The spaghetti analogy: Picture a bowl with a million strands of spaghetti hanging over the rim, half in and half out. There will only be a small area in the center for the sauce - that's the cup. A larger bowl will have a larger circumference and volume and thus the height of the pile of spagheti strands won't be as high and the area in the center for the sauce will be larger. That's why cup-disc ratios can vary in the normal population - according to disc size. If you start eating the strands of spaghetti, the same analogy applies - here the disc is constant but the neuroretinal rim decreases in size, and the area for the sauce is larger - which equals glaucomatous cupping.
There is no standard pattern for the development of glaucomatous cupping of the ONH.
This cupping may begin as a symmetric enlargement of the physiological cup, but usually some portion of the rim erodes more rapidly than the rest. Usually the inferior temporal or, less commonly, the superior temporal rim becomes thinner. Occasionally this thinning is localized and seen as a notch or less frequently a pit at the disc rim. If notches are present both inferiorly and superiorly, the cup becomes vertically oval like a football.
The slope of the wall of the disc cup generally is steepest nasally and becomes shallowest temporally, with the upper pole having a somewhat steeper slope than the lower pole.
As the cup enlarges, the retinal vessels, which usually pass perpendicularly through the disc tissue to reach the retina, are pushed aside following the receding nasal wall of the cup. Where the vessels shift from a more vertical orientation along the cup wall to a horizontal orientation on the retinal surface, there is a bend in the vessel. Change in the shape or position of that bend, as seen in subsequent photographs, is a sensitive indicator of disc change and can be monitored with computer analysis.
Vessels that pass circumferentially across the temporal aspect of the cup are called circumlinear vessels. If they pass through the exposed depths of the cup, they are "bared." Baring of circumlinear vessels is seen because as the cup recedes, it exposes the vessel. It is seen commonly in glaucomatous cups but may be seen in normal cups as well.
As the cup enlarges, its color often turns from pink to white in the terminal stages. Cupping occurs slowly unless the pressure is very high. We have seen patients with pressure in the 40s develop an increase of 0.2 to 0.3 in cup/disc ratio in a matter of weeks. In young children and infants, the elastic scleral rings allow disc cupping to be produced by pressure on the globe during examination of the patient under anesthesia. This is fully reversible.
Reversal of disc cupping can be dramatic in young patients following surgical or medical lowering of intraocular pressure. Reversal is less dramatic in older patients, presumably because reduced elasticity of the scleral tissue in older patients does not allow the cup to resume its prior configuration. Also, cupping that results from actual loss of nerve tissue is unlikely to reverse.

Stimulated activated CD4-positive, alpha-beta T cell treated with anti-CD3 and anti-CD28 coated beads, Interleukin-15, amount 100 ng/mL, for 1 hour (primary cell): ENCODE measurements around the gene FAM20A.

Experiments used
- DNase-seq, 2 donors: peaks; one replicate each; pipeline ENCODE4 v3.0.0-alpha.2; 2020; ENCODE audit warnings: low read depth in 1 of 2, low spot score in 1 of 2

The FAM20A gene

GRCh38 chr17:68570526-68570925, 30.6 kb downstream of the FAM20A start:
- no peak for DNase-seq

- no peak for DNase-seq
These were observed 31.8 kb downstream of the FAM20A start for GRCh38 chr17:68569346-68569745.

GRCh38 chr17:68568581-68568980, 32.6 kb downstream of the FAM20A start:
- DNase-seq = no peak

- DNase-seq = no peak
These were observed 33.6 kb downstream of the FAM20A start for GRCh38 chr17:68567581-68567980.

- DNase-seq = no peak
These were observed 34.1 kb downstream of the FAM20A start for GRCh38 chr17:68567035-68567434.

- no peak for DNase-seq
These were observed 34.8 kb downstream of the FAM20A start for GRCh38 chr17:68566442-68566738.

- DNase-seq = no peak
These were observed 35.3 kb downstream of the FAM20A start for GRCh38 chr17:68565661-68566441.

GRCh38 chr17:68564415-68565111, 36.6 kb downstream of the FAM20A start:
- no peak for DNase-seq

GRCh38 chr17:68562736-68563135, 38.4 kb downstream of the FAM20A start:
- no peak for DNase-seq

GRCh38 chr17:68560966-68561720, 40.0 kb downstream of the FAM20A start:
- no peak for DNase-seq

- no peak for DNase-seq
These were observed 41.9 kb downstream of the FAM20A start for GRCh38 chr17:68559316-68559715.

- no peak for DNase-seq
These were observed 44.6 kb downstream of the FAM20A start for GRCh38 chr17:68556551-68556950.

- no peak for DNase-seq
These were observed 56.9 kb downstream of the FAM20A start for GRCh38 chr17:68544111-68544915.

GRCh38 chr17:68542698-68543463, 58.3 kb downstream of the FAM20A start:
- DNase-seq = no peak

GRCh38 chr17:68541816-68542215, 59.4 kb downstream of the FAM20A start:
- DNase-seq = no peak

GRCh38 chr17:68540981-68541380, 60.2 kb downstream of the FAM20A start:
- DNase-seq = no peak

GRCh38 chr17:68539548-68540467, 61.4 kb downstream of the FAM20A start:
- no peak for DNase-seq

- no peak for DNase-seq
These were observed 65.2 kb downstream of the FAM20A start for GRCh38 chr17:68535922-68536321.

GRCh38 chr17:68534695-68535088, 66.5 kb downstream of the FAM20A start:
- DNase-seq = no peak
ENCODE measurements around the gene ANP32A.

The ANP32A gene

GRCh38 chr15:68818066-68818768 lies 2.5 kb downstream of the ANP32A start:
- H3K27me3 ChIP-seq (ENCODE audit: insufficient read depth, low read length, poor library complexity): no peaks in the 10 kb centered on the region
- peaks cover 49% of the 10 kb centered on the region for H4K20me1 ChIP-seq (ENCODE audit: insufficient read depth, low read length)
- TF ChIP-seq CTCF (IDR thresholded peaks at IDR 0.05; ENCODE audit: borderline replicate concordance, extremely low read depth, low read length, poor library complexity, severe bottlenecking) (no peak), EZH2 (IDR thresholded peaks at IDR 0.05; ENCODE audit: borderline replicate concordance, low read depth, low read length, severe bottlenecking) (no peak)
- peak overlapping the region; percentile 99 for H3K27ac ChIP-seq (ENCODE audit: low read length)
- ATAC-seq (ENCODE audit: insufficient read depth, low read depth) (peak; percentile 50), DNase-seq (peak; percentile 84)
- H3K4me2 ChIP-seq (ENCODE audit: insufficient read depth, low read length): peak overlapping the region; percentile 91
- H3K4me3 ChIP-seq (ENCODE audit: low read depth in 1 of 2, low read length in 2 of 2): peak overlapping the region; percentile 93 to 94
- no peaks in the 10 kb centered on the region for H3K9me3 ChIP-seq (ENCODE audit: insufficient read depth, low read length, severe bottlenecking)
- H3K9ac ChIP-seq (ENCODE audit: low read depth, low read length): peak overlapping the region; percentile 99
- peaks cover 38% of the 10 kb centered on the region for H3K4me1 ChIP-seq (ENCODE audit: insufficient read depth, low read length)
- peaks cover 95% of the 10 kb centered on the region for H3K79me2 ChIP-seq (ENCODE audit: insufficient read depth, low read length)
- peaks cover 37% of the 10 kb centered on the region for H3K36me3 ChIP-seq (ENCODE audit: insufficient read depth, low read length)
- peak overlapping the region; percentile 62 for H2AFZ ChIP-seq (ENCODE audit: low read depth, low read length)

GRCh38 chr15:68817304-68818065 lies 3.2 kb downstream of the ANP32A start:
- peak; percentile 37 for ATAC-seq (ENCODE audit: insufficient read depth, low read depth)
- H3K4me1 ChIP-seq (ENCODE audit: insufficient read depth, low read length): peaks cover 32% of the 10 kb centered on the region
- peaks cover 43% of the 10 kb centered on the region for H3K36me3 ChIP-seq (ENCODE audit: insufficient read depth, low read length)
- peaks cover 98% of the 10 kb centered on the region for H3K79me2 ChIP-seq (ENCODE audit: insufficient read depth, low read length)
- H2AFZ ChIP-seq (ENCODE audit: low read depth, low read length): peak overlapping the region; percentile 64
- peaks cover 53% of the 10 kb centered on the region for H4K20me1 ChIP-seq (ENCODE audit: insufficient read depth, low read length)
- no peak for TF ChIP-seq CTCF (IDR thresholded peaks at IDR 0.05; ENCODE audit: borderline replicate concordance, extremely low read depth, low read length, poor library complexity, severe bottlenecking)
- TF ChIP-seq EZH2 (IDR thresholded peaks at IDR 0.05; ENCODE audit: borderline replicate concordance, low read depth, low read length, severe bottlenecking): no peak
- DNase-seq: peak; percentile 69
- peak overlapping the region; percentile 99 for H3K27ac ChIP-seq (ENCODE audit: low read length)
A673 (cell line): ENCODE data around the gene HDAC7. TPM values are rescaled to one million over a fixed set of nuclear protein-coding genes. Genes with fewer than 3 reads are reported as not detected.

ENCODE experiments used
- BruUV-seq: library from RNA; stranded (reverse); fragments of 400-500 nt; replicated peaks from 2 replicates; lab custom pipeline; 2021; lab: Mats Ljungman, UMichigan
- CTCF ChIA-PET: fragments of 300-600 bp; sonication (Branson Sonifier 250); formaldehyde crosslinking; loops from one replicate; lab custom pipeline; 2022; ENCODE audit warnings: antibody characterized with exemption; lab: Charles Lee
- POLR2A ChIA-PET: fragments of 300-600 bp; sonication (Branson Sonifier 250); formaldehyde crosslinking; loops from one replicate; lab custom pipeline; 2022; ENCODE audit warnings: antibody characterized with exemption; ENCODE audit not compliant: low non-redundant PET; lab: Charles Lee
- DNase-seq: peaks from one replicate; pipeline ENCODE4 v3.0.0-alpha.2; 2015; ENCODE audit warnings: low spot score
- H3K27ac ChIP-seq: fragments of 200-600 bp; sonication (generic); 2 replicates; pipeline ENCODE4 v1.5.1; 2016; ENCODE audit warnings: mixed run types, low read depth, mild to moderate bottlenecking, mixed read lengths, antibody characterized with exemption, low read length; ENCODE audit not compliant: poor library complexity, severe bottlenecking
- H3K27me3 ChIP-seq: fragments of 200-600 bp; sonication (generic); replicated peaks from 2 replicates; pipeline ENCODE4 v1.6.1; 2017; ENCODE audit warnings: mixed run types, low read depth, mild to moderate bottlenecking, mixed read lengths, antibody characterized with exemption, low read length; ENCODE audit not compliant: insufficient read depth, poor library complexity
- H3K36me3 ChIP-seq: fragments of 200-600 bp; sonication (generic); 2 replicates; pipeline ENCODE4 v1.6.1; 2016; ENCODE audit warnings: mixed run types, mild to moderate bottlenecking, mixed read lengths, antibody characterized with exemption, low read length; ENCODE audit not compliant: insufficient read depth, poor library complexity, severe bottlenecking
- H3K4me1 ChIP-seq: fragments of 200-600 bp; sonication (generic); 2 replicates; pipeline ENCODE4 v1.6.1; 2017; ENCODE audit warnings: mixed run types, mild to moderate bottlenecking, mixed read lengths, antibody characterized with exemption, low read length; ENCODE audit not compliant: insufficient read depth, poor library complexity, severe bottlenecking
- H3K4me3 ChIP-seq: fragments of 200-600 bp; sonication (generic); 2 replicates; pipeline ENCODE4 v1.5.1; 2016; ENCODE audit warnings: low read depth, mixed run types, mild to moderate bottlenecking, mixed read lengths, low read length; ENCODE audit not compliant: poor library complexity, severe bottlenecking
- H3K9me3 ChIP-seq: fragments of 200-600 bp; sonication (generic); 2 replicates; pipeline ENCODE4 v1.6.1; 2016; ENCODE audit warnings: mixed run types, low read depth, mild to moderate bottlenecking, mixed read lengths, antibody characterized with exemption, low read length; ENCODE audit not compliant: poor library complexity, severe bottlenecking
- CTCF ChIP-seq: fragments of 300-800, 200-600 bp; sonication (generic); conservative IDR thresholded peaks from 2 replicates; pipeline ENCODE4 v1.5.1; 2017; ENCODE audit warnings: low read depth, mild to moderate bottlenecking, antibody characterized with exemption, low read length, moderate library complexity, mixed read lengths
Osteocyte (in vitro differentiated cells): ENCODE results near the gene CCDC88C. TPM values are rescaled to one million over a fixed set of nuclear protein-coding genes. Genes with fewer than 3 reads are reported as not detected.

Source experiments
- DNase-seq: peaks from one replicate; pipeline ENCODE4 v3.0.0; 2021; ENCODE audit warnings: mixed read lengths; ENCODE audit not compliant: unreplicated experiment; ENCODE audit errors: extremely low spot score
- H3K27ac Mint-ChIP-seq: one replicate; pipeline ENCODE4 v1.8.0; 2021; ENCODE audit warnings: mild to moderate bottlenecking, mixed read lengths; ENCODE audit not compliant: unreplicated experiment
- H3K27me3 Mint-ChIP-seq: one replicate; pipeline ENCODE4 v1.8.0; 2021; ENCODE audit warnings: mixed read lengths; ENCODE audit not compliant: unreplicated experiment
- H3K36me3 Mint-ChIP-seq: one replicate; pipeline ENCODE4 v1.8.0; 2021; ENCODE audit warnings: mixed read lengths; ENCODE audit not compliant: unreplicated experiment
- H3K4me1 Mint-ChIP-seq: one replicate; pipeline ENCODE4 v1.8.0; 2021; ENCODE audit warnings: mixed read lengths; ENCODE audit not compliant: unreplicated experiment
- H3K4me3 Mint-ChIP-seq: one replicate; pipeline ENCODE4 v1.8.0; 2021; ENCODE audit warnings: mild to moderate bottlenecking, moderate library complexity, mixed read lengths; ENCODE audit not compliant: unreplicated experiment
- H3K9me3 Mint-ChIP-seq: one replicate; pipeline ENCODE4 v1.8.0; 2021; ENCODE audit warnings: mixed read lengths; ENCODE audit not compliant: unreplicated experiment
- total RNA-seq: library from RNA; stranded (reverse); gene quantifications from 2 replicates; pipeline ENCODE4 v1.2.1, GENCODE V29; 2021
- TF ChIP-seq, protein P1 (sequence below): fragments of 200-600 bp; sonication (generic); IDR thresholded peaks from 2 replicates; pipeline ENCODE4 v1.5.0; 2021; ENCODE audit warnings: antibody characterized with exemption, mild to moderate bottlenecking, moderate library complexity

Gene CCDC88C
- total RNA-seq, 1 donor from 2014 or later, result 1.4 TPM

Compressive lesions of the extrabulbar portion of the optic nerve can cause profound visual loss that may recover dramatically when the compression is relieved. Therefore, the compressive lesion may injure but not destroy the optic nerve. In glaucoma, this phenomenon exists to a small degree in that apparent recovery of visual field loss has occurred following treatment of glaucoma. Spaeth et al. suggest this as one way of recognizing the adequacy of treatment. This recovery is never great, and in most glaucoma cases some amount of nerve fiber loss precedes development of visual field loss. Thus damage to the ONH and the nerve fiber bundles entering it lead to visual field loss. As the axons die, they occupy less space in the scleral canal, and the cup enlarges. As stated earlier, Quigley found up to 40% of some nerves could be lost without having any recognizable field defect on Goldmann perimetry. Thus, nerve damage can occur and progress with little or no field defect. As visual field testing apparatus improves and as normal data bases become available for comparative analysis of visual fields, earlier recognition of visual field loss should be possible. For now, progressive optic disc cupping without visual field loss should be considered an early indicator of glaucoma, assuming no other disease process is occurring.
In this test, a mirrored lens is placed on the cornea, allowing the examiner to view the angle directly. Narrow angles and angle-closure can be detected. This test should be performed routinely on any initial complete eye examination and patients with narrow angles should be gonioscoped at routine intervals to inspect for further narrowing or capability of closure.